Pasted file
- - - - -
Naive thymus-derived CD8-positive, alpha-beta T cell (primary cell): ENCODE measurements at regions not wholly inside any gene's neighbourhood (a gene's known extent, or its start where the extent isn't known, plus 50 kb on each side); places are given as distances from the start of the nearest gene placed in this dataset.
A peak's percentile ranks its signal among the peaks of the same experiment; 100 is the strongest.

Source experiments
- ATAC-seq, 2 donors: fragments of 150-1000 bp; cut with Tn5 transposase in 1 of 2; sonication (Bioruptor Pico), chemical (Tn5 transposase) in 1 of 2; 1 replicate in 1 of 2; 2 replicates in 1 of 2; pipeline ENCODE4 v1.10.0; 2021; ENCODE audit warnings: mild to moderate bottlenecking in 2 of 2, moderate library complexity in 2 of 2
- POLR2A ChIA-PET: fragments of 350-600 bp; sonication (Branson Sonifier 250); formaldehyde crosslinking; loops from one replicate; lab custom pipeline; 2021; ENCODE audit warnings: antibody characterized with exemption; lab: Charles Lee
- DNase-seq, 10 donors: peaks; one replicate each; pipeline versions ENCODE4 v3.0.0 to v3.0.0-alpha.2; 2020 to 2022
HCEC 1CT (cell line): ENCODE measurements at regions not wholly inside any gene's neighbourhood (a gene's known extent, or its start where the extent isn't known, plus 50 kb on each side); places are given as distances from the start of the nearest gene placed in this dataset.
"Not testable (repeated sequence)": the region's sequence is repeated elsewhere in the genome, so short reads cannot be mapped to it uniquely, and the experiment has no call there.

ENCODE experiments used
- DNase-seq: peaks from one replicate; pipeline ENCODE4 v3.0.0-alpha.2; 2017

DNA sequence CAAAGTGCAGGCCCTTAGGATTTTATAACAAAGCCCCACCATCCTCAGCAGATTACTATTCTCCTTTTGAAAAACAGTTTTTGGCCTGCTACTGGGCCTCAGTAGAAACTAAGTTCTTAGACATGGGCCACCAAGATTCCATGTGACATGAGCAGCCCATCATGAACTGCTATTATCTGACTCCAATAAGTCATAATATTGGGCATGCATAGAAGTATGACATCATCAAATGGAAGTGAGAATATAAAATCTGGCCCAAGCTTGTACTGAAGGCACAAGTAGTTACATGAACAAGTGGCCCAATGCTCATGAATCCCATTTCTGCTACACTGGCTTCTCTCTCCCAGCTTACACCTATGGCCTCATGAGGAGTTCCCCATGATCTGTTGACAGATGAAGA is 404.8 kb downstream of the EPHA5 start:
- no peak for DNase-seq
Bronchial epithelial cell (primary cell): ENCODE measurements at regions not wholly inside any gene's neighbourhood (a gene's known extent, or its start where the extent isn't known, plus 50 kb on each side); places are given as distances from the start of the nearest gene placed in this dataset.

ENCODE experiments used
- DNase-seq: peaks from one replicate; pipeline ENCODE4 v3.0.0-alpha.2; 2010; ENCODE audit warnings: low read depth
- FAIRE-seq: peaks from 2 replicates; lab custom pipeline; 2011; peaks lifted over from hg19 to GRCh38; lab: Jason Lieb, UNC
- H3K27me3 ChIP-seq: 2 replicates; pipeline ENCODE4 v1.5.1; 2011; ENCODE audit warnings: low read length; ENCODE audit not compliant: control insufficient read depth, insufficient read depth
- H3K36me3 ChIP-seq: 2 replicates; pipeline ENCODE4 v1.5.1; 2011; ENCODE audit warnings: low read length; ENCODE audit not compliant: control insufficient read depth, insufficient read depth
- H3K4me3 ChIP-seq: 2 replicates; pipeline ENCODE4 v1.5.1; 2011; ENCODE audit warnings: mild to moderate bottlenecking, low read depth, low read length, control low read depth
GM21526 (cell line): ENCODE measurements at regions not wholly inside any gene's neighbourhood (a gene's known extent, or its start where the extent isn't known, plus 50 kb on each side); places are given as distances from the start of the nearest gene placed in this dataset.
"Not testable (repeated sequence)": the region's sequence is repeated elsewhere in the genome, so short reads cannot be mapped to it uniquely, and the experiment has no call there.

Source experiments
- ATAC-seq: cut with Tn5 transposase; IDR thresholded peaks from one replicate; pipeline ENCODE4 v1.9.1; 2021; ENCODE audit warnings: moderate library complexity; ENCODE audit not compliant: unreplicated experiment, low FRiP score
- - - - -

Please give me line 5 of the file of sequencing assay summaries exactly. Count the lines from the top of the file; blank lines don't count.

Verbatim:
- POLR2A ChIA-PET: fragments of 350-600 bp; sonication (Branson Sonifier 250); formaldehyde crosslinking; loops from one replicate; lab custom pipeline; 2021; ENCODE audit warnings: antibody characterized with exemption; lab: Charles Lee